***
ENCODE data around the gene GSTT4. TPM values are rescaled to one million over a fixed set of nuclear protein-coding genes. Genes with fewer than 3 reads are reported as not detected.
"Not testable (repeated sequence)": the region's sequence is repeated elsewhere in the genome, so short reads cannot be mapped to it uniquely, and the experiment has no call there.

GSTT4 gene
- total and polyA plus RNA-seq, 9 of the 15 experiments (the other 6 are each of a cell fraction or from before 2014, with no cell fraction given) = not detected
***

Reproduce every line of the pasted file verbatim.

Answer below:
ENCODE data around the gene GSTT4. TPM values are rescaled to one million over a fixed set of nuclear protein-coding genes. Genes with fewer than 3 reads are reported as not detected.
"Not testable (repeated sequence)": the region's sequence is repeated elsewhere in the genome, so short reads cannot be mapped to it uniquely, and the experiment has no call there.

GSTT4 gene
- total and polyA plus RNA-seq, 9 of the 15 experiments (the other 6 are each of a cell fraction or from before 2014, with no cell fraction given) = not detected